Tag Archives: water

Water, Water, Everywhere and Only a Few Quintilian Gallons to Drink

Our bodies can do without water for a short time. Deprived of H2O, dehydration takes over, we dry up, then die. Down through the ages, if you put it in a nutshell, the way we gathered water is a bit of a misnomer.

When we were hunter-gatherers, we drank from pristine streams originating in the mountains. As we became more civilized and built cities close to rivers, we drew water from the river in the same place we emptied raw sewage. We have names for periods of time such as Cenozoic, Mesozoic, Jurassic and so on. I like to call this water retrieval period, “Stupid in Reverse.”

Today most of the population drinks bottled water. Not so many years ago, I would have laughed had someone told me  I would be paying for it. The funny thing about this is, when I tested my tap water against the brand of bottled water we were drinking at the time, the tap water tested superior to the bottled water and by a significant difference. I even wrote a novel, Rising Tide, about a world inundated by water. There was land available but it was definitely at a premium. What it boils down to (no pun intended), is there’s water everywhere–in the ground, the air, oceans, rivers, streams, creeks, mud puddles and pretty much anywhere you can think of (except the arctic which is actually the most arid place on earth with deserts running a close second). So the next time you pick up that cool, clear glass of water, be thankful you’re not drinking from a municipal source a hundred years ago.

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Did You Know Forty Percent of Bottled Water is Actually Tap Water? In Fact, I Tested a Sample of Bottled Against My Home Tap Water and My Home Water Was Superior. I Got Me an Idea $$ Cha Ching $$

imagesMy grandfather built his house in the fifties. He had two men hand dig his well. At about twelve feet in-depth, the volume of water entering the well was too great and they were forced to stop digging. They set the concrete curbs in place and capped it off.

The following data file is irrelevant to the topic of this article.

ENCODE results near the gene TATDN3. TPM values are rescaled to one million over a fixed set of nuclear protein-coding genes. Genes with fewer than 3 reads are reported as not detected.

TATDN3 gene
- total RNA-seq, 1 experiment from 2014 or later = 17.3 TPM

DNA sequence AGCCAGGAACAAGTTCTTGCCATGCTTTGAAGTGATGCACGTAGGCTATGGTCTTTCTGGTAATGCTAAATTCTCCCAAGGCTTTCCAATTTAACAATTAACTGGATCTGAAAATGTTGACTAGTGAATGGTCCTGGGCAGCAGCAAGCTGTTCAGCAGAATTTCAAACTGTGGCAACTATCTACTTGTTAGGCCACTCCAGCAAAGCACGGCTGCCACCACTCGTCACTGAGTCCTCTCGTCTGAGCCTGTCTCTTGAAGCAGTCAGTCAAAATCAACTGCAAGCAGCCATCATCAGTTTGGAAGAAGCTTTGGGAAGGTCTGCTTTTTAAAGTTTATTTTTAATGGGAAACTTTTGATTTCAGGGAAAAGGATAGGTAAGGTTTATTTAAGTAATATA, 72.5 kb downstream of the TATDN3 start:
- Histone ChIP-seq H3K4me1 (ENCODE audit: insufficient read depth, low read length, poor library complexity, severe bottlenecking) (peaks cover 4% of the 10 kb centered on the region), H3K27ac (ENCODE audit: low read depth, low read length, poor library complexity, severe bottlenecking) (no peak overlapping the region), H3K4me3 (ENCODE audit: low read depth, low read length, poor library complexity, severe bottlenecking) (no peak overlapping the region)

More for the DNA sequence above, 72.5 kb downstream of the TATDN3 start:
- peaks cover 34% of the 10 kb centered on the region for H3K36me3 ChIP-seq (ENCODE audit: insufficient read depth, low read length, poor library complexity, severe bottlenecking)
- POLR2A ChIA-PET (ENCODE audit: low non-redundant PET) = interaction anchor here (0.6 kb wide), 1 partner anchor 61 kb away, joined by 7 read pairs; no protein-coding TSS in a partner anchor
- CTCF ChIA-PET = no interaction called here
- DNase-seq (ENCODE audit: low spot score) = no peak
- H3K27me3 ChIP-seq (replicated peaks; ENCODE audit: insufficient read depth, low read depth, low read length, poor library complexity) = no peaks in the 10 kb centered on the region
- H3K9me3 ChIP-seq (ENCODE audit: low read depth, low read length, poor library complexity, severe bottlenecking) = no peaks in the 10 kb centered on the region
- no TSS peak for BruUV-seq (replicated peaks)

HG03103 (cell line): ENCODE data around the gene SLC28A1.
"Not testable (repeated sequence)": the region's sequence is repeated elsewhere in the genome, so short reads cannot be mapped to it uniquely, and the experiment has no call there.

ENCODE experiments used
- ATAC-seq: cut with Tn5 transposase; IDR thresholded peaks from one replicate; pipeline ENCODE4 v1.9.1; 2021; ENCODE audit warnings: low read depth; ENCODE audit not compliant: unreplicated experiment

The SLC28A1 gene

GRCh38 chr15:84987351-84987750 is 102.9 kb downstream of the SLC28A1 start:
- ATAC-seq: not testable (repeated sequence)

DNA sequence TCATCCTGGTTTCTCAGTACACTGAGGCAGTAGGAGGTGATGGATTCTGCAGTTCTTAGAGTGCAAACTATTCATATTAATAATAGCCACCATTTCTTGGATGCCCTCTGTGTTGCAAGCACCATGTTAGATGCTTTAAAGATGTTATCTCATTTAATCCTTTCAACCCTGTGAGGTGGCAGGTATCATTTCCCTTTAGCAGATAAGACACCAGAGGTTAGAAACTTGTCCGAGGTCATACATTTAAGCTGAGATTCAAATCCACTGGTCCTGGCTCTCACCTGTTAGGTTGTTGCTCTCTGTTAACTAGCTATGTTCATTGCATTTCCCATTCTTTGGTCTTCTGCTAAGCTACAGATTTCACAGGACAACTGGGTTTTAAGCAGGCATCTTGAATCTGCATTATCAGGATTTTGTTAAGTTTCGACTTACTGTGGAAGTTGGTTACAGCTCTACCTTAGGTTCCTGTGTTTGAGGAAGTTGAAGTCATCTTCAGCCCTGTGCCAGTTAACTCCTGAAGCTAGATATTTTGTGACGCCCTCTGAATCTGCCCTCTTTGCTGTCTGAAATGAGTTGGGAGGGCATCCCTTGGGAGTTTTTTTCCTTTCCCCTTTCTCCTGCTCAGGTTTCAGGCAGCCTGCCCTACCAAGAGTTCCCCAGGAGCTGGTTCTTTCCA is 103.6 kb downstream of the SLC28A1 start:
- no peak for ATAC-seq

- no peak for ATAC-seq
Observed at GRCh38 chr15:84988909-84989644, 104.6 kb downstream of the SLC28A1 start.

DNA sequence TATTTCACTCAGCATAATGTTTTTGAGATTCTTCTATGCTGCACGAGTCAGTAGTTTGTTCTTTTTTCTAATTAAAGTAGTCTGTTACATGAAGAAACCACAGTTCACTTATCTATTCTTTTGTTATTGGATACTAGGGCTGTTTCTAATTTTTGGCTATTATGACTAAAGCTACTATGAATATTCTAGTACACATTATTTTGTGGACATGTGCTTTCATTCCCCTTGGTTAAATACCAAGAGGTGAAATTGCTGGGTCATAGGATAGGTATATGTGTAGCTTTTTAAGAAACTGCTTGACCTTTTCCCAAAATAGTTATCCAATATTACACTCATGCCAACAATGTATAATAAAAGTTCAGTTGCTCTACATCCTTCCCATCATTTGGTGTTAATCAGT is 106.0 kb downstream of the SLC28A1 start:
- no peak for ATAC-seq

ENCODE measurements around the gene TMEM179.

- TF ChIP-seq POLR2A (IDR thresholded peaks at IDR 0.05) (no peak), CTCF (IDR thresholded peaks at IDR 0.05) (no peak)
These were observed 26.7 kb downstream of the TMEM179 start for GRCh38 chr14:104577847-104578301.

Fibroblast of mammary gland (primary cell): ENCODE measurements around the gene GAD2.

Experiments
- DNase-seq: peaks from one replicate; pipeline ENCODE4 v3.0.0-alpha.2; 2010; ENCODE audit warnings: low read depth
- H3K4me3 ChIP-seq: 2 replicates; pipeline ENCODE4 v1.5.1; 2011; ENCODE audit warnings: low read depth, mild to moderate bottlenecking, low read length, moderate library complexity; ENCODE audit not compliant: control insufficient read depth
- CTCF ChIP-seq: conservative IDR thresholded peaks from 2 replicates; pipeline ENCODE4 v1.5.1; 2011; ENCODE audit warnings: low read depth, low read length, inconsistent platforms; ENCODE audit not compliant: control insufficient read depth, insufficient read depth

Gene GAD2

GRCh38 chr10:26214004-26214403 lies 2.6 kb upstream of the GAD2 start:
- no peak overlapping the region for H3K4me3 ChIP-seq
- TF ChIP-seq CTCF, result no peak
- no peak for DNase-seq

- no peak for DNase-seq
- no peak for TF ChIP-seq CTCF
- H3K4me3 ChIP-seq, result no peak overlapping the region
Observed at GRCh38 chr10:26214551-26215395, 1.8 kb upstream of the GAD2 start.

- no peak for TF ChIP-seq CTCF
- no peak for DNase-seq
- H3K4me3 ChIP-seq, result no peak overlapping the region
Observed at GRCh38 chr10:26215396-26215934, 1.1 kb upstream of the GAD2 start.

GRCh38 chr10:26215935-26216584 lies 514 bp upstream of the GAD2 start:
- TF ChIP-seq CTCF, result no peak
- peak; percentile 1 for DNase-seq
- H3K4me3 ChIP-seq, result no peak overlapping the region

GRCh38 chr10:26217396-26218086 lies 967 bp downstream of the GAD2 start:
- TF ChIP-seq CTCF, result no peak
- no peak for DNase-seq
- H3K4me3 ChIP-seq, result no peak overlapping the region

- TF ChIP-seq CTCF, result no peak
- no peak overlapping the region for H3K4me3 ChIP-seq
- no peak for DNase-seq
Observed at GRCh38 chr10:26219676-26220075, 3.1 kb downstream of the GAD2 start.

When my mother and father married, my granddad (owned around forty acres) gave my parents a couple of acres to build on. This plot was right beside my grandparent’s so our houses were close together. Once our house was completed, for whatever reason, we tapped into the same well.

That well has never gone dry and still remains just as productive today still supplying two houses.

The down side to having a well that shallow, every now and again, we had to place a ladder into the hole, climb down and remove tree roots. Once I was of age, guess who this task fell to?

I remember the top of the well fractured and fell into the abyss. Death by blunt trauma entered my mind as I would tie a rope around large chunks of concrete and my father and grandfather would pull them to the surface. I had a vested interest in properly tying the rope as I watched the concrete ascend, knowing that if it slipped from the rope, the next contact it made would be my cranium.

I made it through that experience and continued to drink well water for years to come, never giving a thought to actually paying for water. When bottled water became the “thing,” I thought how ridiculous. Now, to make a long story short, I filter my bottle water…how crazy is that? Please remember that was a rhetorical question and no answers will be accepted.

If you want to find out how crazy I can be, then pick up one of my books and that will give you proof positive. Ashes to ashes, dust to dust and wherever it applies, nuts to nuts.

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Water, Water Everywhere…and There Seems to be Quite a Bit to Drink

6782242-cool-mountain-stream-wallpaperAs a writer constantly looking for ideas, especially in nature, God gave us a beautiful world to enjoy and in the case of an author, a plethora of ideas to explore when writing a story.

I am a great believer in the fact that we are to be stewards of this God-given gift which includes conservation of our natural resources.

Now don’t misunderstand what I am about to say, but I have always wondered about conserving water. In the case of a drought, I believe that conservation is a necessary action, but only on a temporary basis.

Let me explain. Water is something we all need to survive, but when water is used does it really go away never to be seen again?

Water is cyclical (by that I mean it gathers in lakes, oceans, rivers…you get the idea). The sun causes it to evaporate; it falls again as rain, keeping ground water and aquafers full. The water drains through the ground filtering as it flows through sand, rocks and other formations. We dig wells to access this clean H2O while most of it travels once again into the lakes, oceans and so forth, beginning where it left off.